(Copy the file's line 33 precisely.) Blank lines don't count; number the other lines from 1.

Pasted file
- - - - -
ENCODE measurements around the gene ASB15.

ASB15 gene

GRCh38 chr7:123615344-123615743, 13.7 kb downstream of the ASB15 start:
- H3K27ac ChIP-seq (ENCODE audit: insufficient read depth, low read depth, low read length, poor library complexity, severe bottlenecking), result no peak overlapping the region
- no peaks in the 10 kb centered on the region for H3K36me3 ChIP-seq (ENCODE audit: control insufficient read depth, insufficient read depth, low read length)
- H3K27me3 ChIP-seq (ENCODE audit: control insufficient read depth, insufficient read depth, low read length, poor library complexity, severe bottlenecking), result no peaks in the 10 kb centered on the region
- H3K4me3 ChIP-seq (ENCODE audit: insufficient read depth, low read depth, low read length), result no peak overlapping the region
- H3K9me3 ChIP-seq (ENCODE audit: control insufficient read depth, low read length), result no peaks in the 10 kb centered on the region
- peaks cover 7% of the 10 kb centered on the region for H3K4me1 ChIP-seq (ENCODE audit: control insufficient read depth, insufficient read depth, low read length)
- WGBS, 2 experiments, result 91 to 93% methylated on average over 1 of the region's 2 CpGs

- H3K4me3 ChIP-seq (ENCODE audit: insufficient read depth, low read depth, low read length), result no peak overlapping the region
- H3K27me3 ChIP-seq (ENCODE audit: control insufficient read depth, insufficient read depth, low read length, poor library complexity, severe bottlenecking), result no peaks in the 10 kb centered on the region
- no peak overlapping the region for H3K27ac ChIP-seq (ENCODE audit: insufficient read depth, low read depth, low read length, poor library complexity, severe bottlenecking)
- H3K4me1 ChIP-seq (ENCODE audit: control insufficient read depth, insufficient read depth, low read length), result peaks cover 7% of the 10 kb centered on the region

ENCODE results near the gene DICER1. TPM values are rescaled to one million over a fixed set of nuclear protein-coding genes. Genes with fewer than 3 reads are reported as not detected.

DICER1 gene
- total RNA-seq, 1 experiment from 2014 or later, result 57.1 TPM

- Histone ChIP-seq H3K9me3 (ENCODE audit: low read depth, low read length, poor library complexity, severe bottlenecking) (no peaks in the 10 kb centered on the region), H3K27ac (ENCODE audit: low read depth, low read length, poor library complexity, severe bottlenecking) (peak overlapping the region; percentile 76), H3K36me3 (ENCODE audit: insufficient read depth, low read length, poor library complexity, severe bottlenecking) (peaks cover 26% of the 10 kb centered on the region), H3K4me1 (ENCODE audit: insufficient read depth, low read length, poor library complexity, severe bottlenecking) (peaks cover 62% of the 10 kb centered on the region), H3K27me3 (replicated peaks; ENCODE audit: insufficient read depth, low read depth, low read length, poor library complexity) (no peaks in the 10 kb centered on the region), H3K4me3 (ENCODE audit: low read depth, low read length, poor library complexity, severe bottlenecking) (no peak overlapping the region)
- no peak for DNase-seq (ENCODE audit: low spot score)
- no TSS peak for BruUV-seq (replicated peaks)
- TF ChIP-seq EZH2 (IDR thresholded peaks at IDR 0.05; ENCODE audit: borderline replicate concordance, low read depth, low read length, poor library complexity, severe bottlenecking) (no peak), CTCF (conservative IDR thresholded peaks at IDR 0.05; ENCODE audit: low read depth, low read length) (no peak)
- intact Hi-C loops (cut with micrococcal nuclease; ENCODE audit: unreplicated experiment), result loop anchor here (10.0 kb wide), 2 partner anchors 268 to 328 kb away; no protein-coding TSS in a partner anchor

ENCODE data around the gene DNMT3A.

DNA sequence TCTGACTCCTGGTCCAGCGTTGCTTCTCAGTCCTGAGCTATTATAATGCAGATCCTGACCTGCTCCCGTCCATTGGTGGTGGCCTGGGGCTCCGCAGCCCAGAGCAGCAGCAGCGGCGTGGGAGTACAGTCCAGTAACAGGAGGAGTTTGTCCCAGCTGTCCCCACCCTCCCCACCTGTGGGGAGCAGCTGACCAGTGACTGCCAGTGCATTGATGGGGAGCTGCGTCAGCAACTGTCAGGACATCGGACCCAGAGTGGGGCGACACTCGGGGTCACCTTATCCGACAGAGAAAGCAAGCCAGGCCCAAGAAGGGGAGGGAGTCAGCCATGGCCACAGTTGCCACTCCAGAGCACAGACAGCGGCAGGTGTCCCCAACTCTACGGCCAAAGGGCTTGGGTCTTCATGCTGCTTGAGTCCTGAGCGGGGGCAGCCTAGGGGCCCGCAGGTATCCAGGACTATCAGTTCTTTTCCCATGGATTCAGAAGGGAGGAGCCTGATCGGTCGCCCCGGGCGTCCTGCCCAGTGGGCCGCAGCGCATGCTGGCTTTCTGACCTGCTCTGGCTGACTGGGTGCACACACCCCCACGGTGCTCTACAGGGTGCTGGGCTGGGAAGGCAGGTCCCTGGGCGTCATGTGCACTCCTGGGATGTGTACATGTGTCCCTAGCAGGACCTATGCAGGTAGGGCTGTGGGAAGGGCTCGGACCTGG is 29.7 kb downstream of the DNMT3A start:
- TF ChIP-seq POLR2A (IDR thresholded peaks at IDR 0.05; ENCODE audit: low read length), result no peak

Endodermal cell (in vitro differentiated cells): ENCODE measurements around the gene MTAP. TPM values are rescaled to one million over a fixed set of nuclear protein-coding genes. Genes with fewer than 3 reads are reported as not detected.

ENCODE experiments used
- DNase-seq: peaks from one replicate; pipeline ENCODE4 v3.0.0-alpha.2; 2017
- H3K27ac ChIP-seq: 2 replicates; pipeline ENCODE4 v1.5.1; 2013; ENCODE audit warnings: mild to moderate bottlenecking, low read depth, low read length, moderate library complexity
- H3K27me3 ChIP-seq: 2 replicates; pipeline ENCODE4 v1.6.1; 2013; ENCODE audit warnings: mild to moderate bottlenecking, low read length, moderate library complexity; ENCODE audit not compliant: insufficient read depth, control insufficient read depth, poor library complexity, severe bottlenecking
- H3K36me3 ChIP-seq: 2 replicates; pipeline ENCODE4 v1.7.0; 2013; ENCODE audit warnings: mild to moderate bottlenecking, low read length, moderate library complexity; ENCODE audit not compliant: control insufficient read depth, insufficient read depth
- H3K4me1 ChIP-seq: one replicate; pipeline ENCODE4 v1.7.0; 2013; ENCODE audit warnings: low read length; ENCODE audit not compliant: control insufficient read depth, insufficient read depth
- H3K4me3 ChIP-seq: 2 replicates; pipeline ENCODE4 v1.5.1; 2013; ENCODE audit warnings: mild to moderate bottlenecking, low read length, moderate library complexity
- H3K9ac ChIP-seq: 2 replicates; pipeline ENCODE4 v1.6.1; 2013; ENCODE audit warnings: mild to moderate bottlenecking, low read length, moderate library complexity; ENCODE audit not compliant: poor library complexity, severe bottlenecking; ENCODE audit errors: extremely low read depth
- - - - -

- H3K4me3 ChIP-seq: 2 replicates; pipeline ENCODE4 v1.5.1; 2013; ENCODE audit warnings: mild to moderate bottlenecking, low read length, moderate library complexity